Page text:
Do you remember your first bike? Perhaps you received it as a birthday present like many children. Most of us first learn to ride a bike around the age of 4 or 5. However, it takes a few more years to stand on 2 wheels.
Cycling remains one of the most popular activities in our lives simply because it can be used for both recreation and transportation.
Whether you enjoy cycling or mountain biking, you will discover how your muscles manage to propel you so far. You will also get to know the most common causes of cycling pain and why it is important to talk to your physiotherapist.
How to stand on a bike
Your posture on a bike may vary slightly, but a cyclist generally has 3 points of contact: feet on the pedals, body on the seat and arms on the handlebars.
The position of the body will then depend on the type of bike you are riding. On a bike, the goal is to be more aerodynamic. The body will therefore be more inclined towards the front.
The opposite is true on a mountain bike, where the goal is to absorb the impacts and maneuver through the turns. You will be in a more upright position when riding uphill and usually stand straight when riding downhill.
How do you move forward on a bicycle?
When you watch a cyclist pedaling, you can see that each foot makes a complete rotation around the crankset. This movement is divided into two stages depending on whether the foot is moving up or down.
The propulsion phase begins when the foot is at the top of the crankset. The goal is to push the pedal forward and downward. This movement is what contributes the most to moving the bike forward.
The traction phase begins when the foot is at the bottom of the pedal. This phase brings the pedal back up. The cycle will then continue with a propulsion phase. Traction is facilitated if the foot is attached to the pedal with clip-on shoes or toe clips.
What are the muscle groups targeted while cycling?
Three muscle groups are required to push the pedal down during the propulsion phase: the gluteal muscles, the quadriceps and the calf.
The traction phase involves the tibialis anterior, the hamstrings and the psoas muscles.
Remember that several other muscles of the upper body play an important role in maintaining your balance and your position on the bike. This is why our physiotherapists often recommend that cyclists do various muscular strengthening exercises for the back and arms.
Common cycling injuries
Most cycling injuries are caused by one of three factors:
- The cyclist’s position and fit on the bike
- The cyclist’s physical abilities (strength, flexibility, pedaling technique)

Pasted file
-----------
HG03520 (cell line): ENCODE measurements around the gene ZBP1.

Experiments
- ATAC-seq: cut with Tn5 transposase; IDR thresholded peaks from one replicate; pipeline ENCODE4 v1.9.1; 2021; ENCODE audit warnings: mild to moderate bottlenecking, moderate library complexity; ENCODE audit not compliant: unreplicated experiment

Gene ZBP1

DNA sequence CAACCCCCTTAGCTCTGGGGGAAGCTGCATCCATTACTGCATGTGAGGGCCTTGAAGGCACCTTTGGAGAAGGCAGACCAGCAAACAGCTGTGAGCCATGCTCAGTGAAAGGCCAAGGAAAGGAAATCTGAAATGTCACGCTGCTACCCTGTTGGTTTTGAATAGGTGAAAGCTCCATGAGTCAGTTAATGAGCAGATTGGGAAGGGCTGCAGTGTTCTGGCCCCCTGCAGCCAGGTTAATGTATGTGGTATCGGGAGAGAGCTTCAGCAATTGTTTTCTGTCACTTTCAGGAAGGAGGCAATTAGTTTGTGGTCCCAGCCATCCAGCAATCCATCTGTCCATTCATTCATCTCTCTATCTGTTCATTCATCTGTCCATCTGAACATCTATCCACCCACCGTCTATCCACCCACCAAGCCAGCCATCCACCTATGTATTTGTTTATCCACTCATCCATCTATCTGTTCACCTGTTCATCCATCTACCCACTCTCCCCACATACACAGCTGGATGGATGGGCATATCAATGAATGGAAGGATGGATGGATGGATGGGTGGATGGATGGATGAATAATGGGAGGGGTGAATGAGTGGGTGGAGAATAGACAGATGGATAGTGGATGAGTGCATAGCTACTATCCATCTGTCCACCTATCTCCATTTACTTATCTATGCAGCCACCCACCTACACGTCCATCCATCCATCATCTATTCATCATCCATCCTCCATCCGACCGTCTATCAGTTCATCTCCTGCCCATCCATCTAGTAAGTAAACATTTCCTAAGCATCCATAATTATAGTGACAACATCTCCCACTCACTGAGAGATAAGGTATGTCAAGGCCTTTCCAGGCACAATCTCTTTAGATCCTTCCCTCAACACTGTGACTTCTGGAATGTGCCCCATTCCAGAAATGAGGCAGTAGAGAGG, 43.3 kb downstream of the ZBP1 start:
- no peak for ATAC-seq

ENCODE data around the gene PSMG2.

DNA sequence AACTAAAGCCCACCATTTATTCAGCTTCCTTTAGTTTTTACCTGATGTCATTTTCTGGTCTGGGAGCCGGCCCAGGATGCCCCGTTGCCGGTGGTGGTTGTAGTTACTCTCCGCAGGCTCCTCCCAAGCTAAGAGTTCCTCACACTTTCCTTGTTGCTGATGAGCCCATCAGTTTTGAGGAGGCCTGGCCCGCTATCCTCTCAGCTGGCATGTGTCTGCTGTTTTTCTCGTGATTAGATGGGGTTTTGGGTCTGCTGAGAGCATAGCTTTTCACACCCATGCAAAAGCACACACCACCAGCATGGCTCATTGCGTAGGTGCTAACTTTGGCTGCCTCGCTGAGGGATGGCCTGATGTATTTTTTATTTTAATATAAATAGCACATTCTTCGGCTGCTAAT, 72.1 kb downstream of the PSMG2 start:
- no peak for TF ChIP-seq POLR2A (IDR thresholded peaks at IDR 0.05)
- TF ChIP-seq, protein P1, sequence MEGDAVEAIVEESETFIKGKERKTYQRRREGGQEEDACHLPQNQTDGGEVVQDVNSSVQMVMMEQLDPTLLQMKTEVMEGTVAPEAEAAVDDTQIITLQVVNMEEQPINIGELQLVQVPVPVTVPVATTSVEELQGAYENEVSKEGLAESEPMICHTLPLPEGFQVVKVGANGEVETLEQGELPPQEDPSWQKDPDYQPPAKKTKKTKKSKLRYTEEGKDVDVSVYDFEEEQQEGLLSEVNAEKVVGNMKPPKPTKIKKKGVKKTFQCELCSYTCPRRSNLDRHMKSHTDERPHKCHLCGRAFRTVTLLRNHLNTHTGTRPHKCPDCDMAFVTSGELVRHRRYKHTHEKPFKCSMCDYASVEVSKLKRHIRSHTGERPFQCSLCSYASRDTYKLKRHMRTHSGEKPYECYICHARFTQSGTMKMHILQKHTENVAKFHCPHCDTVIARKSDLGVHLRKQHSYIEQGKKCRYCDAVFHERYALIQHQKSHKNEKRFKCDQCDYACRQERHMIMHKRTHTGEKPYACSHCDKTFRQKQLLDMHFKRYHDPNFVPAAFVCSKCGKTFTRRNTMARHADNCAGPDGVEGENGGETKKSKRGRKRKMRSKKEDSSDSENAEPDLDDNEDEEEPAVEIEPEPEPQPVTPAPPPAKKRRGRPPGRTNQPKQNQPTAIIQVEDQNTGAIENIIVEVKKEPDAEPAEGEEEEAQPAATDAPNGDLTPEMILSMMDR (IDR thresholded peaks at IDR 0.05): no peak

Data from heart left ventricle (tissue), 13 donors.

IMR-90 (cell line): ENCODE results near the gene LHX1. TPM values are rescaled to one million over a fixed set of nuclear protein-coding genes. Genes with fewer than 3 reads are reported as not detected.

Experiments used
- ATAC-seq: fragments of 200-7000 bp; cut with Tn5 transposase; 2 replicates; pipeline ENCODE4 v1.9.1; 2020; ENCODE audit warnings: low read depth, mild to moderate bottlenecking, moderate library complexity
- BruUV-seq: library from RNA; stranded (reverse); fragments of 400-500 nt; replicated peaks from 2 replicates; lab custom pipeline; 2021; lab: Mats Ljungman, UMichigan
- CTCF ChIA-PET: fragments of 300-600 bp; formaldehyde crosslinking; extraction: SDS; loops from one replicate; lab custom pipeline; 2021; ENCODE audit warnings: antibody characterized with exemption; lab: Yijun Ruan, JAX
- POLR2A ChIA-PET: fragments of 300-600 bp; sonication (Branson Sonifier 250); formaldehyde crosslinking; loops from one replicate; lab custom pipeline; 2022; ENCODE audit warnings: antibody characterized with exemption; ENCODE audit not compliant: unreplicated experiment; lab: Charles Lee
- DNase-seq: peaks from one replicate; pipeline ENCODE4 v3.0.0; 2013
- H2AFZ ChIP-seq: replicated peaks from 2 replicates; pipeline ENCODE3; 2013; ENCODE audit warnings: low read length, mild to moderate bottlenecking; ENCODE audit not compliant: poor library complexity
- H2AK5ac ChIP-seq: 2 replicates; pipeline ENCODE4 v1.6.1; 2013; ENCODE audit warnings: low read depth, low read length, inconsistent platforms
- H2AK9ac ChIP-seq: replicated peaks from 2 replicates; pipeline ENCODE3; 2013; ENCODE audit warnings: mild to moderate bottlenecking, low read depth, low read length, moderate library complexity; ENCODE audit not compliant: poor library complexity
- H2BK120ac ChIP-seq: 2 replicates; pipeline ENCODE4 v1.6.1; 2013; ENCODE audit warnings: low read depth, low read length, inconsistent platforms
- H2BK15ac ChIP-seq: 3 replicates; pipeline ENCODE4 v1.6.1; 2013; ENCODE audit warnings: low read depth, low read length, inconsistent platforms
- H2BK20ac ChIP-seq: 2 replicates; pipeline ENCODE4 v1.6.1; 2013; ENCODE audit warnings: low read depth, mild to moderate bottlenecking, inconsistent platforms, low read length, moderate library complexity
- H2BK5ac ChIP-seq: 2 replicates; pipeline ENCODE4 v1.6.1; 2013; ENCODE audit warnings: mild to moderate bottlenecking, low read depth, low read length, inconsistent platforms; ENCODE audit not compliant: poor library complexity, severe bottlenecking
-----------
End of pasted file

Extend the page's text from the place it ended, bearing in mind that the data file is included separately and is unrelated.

- Training factors
Most injuries affect the knee or ankle, but it is not uncommon to experience pain in the shoulder, the wrist, as well as in the neck or lower back region.
For more information on cycling injuries, please see our article on this topic. If you have an injury, make an appointment at one of our clinics.
What should you do if you have a muscular injury?
A physiotherapy consultation is often needed to treat or prevent an injury. As mentioned above, cycling pain is often due to 3 specific factors. During the assessment with your physiotherapist, he or she will ask you questions and evaluate your physical abilities.
Once the physiotherapist has found the cause of your pain, he or she will make the necessary adjustments to your posture, technique and training intensity to reduce your pain.
Some specific exercises can also help you improve your comfort and performance on the bike.
Do not hesitate to contact us to learn more about our services and to make an appointment with one of our physiotherapists.
A few tips from a cyclist
To maintain your cycling endurance and muscle mass, try cycling all year round. Basic training equipment is inexpensive and will allow you to train indoors during the winter. This will reduce your risk of injury.
Do not hesitate to have your bike tuned up at the beginning of the season. You don’t want to run out of brake when going down a steep hill. Proper maintenance of your bike will also help keep it in better shape for longer.
Finally, invite your friends to ride with you. You will be able to show them the benefits of this sport and your outings will be much more enjoyable.
Have a good summer and enjoy your bike ride!
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Vincent has a master’s degree in physiotherapy from the University of Montreal. Vincent brings his knowledge of skiing as an instructor for the Quebec Foundation for the Blind since 2014. He also works as a lifeguard for Patro le Prévost, one of the oldest non-profit organizations in Quebec.
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